The effort started as a pilot in spring 2019, with plans to expand into Dauphin County Library System’s eight sites.
Librarians say that their new roles converge neatly with their career choices. Libraries “provide the resources that people want to use, whether it’s books or multimedia or computer access or programs,” said Howald. “We’re a completely public and democratic institution. Anyone can walk in here and use our services, and anyone does.”
The importance of human interaction is embedded in library science studies, said Milach.
“With everything we do, they’re all about making that human connection, and the importance of that is because libraries are one of the last places to have that human connection,” she said.
Dauphin County libraries are among those nationwide re-envisioning their spaces as community centers, program-packed destinations and the “third space” that people crave in the internet age, Dowd said. Dauphin County Library System recently announced acquisition of the historic mansion next door to that McCormick Riverfront Library, freeing space that dovetails with a strategic vision for increased STEM and arts programming, as well as the growing Human Service partnership.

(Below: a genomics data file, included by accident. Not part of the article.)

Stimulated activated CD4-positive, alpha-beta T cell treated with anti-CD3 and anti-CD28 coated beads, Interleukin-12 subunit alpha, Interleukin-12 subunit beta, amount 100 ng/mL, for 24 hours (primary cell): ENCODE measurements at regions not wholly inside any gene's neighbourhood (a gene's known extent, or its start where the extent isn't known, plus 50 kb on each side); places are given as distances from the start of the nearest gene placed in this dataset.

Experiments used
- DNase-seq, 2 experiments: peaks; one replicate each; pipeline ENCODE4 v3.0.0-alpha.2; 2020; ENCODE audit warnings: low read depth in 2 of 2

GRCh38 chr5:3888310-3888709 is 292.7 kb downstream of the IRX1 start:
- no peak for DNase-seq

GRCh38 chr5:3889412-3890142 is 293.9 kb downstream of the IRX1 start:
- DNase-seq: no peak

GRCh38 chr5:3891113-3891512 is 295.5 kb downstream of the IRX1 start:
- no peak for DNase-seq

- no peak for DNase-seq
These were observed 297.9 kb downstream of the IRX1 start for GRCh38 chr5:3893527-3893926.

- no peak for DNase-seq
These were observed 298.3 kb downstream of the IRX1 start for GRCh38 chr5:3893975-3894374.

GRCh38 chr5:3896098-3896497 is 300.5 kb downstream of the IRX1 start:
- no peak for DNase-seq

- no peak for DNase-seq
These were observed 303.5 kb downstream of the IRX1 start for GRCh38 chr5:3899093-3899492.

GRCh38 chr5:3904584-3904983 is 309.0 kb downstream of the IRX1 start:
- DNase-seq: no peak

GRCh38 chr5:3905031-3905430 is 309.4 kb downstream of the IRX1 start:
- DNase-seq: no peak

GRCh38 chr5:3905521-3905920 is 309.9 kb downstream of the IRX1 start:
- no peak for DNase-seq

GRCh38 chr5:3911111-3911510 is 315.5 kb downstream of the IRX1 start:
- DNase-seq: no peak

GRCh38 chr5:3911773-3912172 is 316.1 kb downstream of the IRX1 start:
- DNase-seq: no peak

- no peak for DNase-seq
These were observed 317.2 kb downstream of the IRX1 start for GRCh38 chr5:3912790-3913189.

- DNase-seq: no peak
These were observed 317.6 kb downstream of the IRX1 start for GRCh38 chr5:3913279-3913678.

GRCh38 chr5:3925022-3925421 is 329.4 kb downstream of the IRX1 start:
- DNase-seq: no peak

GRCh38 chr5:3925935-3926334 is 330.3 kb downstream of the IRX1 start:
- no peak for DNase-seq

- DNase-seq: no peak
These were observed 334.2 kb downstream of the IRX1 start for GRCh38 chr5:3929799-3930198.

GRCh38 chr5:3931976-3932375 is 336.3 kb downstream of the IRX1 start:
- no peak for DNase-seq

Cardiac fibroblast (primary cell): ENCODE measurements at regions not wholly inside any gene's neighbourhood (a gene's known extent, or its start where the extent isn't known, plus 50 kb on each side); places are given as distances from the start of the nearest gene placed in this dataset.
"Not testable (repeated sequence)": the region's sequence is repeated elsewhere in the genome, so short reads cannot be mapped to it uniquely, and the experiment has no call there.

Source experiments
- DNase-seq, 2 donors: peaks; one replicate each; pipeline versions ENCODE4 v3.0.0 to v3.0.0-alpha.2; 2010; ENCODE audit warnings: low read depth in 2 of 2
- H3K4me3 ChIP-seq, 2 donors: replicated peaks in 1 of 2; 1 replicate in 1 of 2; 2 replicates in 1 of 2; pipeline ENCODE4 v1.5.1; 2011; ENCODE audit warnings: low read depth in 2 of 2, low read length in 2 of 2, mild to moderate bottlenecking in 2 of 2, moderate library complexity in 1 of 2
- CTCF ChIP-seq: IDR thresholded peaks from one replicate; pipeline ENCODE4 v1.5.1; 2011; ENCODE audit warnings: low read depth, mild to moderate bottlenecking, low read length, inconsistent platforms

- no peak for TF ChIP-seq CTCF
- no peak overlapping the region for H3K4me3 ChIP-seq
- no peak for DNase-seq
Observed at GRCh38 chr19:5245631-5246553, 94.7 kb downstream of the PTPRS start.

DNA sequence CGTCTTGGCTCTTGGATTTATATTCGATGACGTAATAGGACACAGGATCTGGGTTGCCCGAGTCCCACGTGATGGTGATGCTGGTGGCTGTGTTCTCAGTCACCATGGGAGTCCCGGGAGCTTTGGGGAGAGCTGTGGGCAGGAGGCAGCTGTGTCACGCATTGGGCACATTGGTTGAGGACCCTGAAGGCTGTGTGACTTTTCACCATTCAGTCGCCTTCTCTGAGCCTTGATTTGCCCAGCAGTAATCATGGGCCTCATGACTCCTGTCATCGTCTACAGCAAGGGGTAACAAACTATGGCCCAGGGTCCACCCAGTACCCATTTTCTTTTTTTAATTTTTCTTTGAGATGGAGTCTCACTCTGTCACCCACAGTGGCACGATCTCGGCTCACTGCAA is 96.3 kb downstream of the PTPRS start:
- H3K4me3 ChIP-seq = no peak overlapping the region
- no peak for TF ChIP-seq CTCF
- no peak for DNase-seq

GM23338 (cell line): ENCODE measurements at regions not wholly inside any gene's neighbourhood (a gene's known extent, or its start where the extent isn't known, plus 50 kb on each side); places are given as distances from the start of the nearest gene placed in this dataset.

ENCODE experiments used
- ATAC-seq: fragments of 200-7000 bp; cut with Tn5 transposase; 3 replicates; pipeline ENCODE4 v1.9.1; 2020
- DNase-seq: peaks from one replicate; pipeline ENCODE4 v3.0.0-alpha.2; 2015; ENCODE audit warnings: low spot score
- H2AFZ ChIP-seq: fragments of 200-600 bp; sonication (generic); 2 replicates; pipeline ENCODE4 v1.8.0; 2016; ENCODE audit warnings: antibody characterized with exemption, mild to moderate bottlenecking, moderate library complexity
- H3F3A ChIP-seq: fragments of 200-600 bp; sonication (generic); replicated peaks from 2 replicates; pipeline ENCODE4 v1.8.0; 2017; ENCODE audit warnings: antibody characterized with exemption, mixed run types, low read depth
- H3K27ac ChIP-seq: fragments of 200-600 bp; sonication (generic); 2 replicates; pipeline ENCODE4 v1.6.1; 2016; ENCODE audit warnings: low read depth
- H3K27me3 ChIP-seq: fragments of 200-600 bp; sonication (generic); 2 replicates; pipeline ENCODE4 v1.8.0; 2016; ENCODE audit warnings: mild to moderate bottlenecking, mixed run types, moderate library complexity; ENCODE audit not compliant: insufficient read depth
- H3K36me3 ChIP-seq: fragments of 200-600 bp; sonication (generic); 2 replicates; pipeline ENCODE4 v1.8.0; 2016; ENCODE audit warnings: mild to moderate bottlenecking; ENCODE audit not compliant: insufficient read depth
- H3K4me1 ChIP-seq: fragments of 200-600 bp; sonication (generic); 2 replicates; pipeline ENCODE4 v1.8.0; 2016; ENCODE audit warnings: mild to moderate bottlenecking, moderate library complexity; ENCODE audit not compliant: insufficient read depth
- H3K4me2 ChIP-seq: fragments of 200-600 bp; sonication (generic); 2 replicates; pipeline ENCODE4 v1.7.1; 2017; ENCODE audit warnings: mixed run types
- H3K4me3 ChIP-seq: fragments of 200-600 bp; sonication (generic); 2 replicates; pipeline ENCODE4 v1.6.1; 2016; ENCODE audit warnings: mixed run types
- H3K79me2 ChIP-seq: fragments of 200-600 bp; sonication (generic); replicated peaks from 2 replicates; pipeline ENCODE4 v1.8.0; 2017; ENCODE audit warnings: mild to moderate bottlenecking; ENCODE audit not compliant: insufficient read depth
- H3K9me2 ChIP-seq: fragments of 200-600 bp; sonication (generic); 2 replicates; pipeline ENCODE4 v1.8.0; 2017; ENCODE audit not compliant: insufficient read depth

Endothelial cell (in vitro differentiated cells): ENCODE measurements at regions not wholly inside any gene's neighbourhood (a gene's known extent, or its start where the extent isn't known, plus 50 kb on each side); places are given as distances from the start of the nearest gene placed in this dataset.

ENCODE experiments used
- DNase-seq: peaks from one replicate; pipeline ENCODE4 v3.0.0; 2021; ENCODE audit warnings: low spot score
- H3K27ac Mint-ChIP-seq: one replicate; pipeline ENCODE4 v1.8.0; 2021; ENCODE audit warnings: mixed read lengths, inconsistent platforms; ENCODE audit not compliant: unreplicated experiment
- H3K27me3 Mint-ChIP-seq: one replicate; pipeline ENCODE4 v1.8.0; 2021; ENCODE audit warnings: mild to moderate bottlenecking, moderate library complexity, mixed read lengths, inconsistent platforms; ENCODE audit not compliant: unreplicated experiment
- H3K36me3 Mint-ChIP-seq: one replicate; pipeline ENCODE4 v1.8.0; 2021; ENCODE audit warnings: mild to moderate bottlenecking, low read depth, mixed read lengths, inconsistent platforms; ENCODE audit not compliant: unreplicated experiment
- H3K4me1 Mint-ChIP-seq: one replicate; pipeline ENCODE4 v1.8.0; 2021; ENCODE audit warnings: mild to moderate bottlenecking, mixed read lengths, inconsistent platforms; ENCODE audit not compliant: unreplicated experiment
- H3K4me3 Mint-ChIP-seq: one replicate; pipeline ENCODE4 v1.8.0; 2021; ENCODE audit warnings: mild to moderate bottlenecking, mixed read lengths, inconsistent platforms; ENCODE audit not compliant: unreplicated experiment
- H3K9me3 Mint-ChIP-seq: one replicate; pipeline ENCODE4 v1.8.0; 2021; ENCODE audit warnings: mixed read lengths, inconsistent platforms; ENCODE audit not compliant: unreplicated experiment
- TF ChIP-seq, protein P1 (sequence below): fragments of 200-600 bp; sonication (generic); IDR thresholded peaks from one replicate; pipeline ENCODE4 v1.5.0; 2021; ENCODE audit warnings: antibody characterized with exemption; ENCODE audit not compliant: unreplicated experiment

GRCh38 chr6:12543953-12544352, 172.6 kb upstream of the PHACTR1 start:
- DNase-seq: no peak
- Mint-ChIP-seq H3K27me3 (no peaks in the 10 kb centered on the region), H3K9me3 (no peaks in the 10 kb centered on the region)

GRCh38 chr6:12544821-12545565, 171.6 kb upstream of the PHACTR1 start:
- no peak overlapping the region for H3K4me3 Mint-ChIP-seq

Librarians are “really egalitarian” and not just with lip service, said Dowd.
“The libraries I go into are way more crowded than 10 years ago,” he said.
Public investments in libraries are crucial, especially during economic downturns, “because people seek out resources, opportunities, jobs and the ability to connect in a way they probably couldn’t afford to connect,” said Dauphin County Commissioner George Hartwick. The county must “understand who the people are that we serve,” and the library initiative—which has not generated additional costs, participants say—serves that goal.
“We don’t want more burden on taxpayers, and we also want to figure out a way to coordinate and develop services that are not going to be in siloes,” Hartwick said.
Library personnel have developed trust with homeless patrons and others in need, and “wherever that trust exists, it’s a great place to make sure that the information and resources are available,” he said.
Because libraries touch every segment of the community, said Yeager, they “help break down the stigma of needing some type of assistance in any realm.”
Black realizes that he is making a difference, guiding community members toward better quality of life amid their day-to-day struggles to survive. The library, he believes, is “one of the last bastions of freedom, where everyone is welcome to partake in the information that we have.”
“All human beings are looking for a connection with fellow human beings,” he said. “They don’t want to feel like outsiders. They want a place where they feel like they belong.”
The McCormick Riverfront Library is located at 101 Walnut St., Harrisburg. For more information, visit www.dcls.org/mrl.